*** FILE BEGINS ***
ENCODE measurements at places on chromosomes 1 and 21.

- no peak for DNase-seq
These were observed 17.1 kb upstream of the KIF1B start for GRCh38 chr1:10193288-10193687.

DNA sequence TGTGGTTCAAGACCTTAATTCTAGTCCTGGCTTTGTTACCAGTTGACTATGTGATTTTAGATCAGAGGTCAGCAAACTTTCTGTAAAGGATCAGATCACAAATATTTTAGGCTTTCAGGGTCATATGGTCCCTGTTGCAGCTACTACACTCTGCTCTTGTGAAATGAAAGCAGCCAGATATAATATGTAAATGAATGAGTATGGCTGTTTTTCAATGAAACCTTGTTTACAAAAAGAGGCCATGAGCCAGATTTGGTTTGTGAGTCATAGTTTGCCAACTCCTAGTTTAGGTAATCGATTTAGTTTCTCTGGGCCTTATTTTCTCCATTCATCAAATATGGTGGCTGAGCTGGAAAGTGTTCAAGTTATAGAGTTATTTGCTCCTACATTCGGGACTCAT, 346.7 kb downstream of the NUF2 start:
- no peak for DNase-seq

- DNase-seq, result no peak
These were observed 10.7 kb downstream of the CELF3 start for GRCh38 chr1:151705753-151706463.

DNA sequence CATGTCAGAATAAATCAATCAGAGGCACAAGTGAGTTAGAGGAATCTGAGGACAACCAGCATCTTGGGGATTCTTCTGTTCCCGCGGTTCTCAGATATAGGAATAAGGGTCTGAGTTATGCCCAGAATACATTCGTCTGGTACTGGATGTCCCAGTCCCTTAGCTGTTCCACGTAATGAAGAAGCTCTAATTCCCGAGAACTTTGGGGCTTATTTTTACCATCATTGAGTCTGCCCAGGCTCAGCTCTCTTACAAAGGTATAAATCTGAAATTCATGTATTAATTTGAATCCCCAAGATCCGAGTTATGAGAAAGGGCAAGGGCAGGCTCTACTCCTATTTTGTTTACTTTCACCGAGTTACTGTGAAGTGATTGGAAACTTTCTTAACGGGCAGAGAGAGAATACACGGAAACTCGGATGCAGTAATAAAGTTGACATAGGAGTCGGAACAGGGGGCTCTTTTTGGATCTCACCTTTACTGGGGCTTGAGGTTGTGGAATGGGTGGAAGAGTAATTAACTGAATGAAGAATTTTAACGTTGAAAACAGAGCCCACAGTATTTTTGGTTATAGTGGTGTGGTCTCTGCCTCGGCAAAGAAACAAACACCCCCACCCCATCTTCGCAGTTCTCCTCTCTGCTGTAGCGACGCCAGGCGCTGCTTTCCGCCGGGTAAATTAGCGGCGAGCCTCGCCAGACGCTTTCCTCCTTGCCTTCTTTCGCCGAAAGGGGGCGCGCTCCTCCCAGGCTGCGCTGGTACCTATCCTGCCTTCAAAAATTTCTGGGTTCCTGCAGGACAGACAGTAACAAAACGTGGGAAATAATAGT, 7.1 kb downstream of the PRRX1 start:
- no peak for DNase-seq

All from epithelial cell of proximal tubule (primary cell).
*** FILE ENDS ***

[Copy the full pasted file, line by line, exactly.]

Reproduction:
ENCODE measurements at places on chromosomes 1 and 21.

- no peak for DNase-seq
These were observed 17.1 kb upstream of the KIF1B start for GRCh38 chr1:10193288-10193687.

DNA sequence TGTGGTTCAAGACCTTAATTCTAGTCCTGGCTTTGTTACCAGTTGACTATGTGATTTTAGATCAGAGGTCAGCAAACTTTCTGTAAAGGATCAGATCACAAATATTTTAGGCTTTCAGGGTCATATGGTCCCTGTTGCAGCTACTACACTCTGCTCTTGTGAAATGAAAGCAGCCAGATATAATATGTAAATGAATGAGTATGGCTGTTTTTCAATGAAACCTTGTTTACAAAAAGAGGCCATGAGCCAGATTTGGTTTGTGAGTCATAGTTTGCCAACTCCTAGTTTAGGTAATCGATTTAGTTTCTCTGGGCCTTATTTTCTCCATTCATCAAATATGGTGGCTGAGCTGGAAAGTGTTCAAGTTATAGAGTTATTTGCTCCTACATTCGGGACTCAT, 346.7 kb downstream of the NUF2 start:
- no peak for DNase-seq

- DNase-seq, result no peak
These were observed 10.7 kb downstream of the CELF3 start for GRCh38 chr1:151705753-151706463.

DNA sequence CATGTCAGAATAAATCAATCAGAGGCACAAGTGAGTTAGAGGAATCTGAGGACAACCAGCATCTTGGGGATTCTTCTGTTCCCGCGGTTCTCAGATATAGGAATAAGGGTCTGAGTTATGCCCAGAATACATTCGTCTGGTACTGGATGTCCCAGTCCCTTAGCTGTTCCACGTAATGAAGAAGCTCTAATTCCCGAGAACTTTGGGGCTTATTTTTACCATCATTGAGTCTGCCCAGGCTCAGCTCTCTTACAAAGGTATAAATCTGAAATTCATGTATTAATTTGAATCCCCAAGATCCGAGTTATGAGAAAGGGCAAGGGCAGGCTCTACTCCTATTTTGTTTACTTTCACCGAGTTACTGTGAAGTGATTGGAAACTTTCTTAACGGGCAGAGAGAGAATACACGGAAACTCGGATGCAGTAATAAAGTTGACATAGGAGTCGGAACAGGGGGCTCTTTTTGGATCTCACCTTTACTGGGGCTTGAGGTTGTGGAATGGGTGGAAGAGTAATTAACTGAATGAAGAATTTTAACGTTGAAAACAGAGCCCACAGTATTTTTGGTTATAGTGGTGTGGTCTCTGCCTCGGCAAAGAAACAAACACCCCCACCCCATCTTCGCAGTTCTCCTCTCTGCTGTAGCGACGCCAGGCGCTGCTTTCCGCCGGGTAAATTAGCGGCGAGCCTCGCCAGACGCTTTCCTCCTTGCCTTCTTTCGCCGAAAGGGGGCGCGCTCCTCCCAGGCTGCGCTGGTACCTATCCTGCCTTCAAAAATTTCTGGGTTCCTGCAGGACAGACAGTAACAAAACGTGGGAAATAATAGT, 7.1 kb downstream of the PRRX1 start:
- no peak for DNase-seq

All from epithelial cell of proximal tubule (primary cell).